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What is Royalty Free Music?

What is Royalty Free Music?  The Complete Guide to Music Licensing


In order to analyze the term Royalty Free Music, we need to explain the term licensing first. And what is licensing?It’s all you need to be sure that you can use a music track in your visual media output.


Whether it is a YouTube video, a photo album, a podcast,a film, an advertisement, a television show or a movie trailer, in order to be sure that you can use a music track in a legally accepted way, you need to have a license agreement from the composer of the specific track.


Licensing then, is the action of purchasing the rights of a particular composition, as granted by the holder of the copyright, in order to be able to use it to some kind of visual media output in a legitimate way.


The traditional licensing model for music tracks

Traditionally, if someone wants to include a music track at a visual project, s/he needs to get a special license from the respective record label or publisher or composer.


Then, the producer should clearly state:

  • Place- Where the production will be broadcasted e.g. city, region, country
  • Media – Howthe production will be communicated, e.g. radio, television
  • Duration – How long the production will be broadcasted, e.g. one month, one year, etc.


Royalty Free Music – Innovation and simplicity

Following the emergence of e-commerce during the 90s, Royalty Free Music offered producers a new innovative way of purchasing music rights.


So what is Royalty Free Music & How it works?

Each music track is licensed once for any kind of media usage. This way, producers can simply buy its rights and use it as long as they want, as many times they want, and for any of visual production.


Common misconception: Please note that Royalty Free Music is not free music. It may be a bit misleading or confusing, but is has been around for a long time, so let’s take it for granted.


Today, producers using Royalty Free Music –other times referred as stock music–do not need to spend their time and energy to ask for special permissions from the copyright owners (composers, publishers or record companies).


Tracks are licensed once –> Producers buy music rights once –> Producers use the music tracks for life


Let’s see an example:


An advertising company is creating a short advertisement for a car company.


The advert release plan is as follows:

Month 1(Paris):The ad will be broadcasted at local cinemas.

Month 2-3-4 (France): Four National Channels.

Month 5-6-7 (UK & The Netherlands):National Channels.

Month 8: All TV broadcasts will stop – The ad will be uploaded in Vimeo and YouTube.


Now suppose that the producers of the ad need to license 4 tracks for background music. Each track will be used for 10 seconds.


In that case the producers have three options:

  1. Request a custom composition directly from a composer
  2. License a track for Traditional Music libraries
  3. License a track from a Royalty Free Music library


We will focus on option 2 and 3, as the first one (custom composition) is a totally different approach compared to already licensed music (available in libraries).


Traditional libraries VS Royalty Free Music libraries

Licensing from Traditional libraries (also referred as “Needle Drop licensing”)

The producer needs to deal for every single usage of music and negotiate price based places – media – duration:

  • Countries: Paris, France, UK, and the Netherlands
  • Time periods: one month, two quarters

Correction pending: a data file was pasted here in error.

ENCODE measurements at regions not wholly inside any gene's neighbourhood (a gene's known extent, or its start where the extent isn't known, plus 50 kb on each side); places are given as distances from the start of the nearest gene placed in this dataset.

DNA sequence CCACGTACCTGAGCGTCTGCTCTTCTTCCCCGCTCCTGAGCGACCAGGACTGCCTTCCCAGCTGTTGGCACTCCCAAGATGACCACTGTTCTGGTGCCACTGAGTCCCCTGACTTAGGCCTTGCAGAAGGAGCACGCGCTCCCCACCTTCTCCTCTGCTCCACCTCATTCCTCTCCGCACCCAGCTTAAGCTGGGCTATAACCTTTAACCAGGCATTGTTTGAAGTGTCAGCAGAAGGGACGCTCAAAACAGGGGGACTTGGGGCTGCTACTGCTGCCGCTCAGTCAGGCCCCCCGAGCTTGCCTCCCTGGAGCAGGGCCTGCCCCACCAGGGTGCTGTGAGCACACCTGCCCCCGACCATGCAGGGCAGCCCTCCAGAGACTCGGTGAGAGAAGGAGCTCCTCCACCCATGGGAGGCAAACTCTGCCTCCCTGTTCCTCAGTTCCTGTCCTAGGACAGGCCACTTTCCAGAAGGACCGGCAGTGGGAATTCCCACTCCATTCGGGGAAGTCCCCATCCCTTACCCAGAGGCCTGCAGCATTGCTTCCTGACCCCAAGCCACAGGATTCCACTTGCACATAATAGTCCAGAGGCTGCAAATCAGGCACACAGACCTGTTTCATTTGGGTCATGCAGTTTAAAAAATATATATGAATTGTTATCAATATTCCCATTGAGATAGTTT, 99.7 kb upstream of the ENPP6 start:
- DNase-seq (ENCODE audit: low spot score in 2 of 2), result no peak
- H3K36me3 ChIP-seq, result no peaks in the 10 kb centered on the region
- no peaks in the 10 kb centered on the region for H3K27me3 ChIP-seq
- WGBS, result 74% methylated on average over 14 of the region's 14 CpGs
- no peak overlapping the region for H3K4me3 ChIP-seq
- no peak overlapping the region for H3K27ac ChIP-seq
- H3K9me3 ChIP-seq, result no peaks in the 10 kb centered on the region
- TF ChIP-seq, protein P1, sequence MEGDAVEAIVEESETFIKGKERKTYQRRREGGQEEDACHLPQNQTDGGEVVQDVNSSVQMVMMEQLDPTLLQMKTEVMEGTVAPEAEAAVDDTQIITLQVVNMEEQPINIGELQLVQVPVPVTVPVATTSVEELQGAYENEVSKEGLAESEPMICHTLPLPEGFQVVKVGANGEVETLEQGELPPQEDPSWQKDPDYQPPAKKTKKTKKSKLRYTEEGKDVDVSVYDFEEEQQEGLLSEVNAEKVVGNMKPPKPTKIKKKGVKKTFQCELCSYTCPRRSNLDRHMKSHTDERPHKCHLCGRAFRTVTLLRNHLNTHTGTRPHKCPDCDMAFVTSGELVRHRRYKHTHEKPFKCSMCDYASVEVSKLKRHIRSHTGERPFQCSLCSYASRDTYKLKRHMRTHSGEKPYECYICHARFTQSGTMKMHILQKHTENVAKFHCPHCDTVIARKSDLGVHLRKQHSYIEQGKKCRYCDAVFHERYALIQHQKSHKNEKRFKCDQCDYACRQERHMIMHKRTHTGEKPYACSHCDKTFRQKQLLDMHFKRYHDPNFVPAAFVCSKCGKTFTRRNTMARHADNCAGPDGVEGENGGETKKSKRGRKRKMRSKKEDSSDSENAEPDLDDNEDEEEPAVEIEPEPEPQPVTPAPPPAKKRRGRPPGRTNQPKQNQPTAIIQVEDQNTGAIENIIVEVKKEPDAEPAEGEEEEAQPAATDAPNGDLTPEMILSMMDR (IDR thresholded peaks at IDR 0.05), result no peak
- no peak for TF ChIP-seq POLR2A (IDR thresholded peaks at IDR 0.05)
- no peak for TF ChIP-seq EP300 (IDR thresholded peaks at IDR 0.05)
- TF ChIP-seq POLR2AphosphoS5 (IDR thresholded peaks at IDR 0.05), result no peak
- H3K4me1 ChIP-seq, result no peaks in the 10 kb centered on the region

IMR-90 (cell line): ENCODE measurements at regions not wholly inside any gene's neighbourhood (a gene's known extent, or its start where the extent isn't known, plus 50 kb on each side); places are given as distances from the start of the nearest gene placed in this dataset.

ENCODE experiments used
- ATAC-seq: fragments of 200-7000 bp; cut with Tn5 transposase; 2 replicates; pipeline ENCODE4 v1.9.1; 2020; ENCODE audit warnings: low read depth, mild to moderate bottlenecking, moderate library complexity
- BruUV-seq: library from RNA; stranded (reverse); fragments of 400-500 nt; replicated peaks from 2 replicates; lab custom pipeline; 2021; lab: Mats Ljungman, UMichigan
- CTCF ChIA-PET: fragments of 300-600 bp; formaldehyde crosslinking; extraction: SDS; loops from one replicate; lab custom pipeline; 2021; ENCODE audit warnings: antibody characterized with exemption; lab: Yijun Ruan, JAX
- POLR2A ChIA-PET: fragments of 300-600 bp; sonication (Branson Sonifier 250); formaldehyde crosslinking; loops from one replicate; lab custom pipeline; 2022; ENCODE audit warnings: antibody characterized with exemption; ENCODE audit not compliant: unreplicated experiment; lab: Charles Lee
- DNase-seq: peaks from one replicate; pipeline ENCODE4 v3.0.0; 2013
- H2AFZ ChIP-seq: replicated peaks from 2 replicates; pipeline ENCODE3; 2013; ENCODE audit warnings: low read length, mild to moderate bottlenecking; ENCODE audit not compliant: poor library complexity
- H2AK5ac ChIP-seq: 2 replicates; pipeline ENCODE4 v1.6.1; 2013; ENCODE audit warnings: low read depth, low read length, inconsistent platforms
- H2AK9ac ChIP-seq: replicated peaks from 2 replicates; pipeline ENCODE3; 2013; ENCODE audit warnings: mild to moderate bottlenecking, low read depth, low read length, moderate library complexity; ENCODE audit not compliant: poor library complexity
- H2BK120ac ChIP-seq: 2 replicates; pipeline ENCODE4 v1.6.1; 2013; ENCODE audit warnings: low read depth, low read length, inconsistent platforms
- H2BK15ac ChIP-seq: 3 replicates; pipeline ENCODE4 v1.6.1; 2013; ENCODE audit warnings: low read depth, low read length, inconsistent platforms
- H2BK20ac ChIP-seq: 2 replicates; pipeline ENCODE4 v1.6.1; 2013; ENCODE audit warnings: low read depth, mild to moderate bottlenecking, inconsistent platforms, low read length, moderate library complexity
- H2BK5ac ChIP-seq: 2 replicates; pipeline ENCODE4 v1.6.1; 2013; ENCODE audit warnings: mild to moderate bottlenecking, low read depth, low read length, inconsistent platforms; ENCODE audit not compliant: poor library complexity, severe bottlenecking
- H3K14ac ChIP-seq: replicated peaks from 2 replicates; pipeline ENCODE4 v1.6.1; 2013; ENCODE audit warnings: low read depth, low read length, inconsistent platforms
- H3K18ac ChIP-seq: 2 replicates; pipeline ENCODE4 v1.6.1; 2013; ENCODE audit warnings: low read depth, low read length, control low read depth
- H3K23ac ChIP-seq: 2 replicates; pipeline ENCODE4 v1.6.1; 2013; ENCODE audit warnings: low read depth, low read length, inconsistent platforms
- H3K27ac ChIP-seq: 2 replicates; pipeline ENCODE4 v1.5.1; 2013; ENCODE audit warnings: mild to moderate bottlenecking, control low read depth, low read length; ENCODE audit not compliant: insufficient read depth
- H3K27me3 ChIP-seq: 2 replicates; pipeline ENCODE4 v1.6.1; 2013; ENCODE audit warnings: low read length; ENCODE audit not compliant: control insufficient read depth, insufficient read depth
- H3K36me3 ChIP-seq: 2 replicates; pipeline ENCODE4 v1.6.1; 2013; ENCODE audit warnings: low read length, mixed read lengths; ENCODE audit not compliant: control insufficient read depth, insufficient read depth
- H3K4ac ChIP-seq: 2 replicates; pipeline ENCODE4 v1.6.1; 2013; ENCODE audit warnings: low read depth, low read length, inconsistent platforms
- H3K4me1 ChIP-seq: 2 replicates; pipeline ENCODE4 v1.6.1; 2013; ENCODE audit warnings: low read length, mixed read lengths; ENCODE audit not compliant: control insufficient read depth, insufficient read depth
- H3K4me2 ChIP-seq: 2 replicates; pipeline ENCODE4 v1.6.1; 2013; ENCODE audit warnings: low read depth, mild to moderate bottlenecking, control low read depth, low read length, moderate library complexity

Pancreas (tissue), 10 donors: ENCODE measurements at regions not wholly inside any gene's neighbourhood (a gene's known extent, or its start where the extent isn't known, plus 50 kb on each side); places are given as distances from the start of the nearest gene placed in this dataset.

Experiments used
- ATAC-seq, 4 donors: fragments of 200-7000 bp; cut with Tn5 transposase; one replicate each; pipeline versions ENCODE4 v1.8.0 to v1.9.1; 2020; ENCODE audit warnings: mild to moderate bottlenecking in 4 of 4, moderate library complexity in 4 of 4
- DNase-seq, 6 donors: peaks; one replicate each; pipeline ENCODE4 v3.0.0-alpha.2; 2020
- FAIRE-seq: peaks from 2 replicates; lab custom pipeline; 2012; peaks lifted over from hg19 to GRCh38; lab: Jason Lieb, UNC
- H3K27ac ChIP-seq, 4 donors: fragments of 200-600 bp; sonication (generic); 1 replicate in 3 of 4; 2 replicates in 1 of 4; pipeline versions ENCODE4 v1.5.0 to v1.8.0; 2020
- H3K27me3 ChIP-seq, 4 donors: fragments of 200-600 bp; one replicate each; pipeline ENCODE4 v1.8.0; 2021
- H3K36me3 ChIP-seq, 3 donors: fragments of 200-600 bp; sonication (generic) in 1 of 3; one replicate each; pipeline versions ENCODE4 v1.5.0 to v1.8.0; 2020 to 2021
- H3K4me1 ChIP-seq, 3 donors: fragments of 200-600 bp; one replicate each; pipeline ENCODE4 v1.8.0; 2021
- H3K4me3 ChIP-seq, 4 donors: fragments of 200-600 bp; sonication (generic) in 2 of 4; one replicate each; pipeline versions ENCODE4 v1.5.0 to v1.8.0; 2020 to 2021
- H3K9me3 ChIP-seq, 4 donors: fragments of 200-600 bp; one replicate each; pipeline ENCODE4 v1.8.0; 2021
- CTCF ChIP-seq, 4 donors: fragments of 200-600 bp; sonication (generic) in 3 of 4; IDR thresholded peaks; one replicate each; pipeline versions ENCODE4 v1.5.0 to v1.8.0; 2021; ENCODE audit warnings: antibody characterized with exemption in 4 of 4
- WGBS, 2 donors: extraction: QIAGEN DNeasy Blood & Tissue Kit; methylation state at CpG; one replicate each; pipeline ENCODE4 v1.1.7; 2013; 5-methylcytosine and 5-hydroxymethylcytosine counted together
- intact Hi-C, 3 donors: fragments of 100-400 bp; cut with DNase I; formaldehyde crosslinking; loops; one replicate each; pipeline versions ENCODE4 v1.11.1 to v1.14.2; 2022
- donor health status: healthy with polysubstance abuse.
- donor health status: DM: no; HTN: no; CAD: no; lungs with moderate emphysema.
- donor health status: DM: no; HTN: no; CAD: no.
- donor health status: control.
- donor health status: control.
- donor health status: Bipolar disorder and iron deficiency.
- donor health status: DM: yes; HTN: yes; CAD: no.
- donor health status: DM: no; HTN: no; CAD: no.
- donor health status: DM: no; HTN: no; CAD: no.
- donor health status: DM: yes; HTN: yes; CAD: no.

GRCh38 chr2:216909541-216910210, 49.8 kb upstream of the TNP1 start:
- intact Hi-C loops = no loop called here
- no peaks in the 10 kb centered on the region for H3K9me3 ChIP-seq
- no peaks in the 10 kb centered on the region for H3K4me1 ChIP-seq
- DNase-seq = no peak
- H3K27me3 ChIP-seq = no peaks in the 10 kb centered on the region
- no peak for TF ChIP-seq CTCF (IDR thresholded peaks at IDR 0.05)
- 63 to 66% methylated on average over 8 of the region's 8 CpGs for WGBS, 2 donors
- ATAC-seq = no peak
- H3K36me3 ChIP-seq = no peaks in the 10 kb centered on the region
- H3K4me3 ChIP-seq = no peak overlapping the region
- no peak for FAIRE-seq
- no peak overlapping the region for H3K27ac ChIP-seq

• On-line media: YouTube, Vimeo


Other issues to be considered by the producer:

  • Prices will be subject to the size of the region (local Paris cinemas<national France TV)
  • The license bought is only valid for this project – it can’t be used in another production (only under negotiation)


Licensing from Royalty Free Music libraries

The producer will pay once and will use the music anywhere, anytime, anyhow. The model is simple “You pay once, you use it forever”. No negotiations needed. No different deals. Global cable TV broadcasting is no exception.


To summarize, stock music libraries present producers with a reliable, simple and cost effective option in comparison with the traditional music licensing model. Don’t forget to read the Terms and Conditions section from each music library before purchasing licenses, and then go for it!



Music Quality in both models


The quality of music comes from the music producers and composers. In our free market each composer decides to distrubute his creative works in different platforms and see what works better. When the new licensing model came across, some music creators decided to test how they do by making their music available in stock music libraries. The simple and innovative way brough new customers (clients that purchase music in order to use it legally in productions). As the new model started bringing in customers and thus money, it started attracting more composers.


Also the new media available today (YouTube, Vimeo,  DIY videos) result in even more cases where the simple licensing model is attractive for customers. Imagine what would happen if you where requied to deal with a music company or music publisher in order to purchase the rights to include a track in a home vidoe for your YouTube channel. You simply would not go for it.



Legal Issues

We have sometime been asked what is the legal validity of royalty free music vs traditional licensing. The answer is pretty straighforward: the same.  Any music purchase from libraries comes along with a signed PDF document that proves any purchase and can be used in any occasion.

If you are looking for high quality royalty free tracks you can start browsing the 70,000 tracks collection available on



Boost your productions with premium royalty free tracks
and stop worrying for royalties
Yann Keerim
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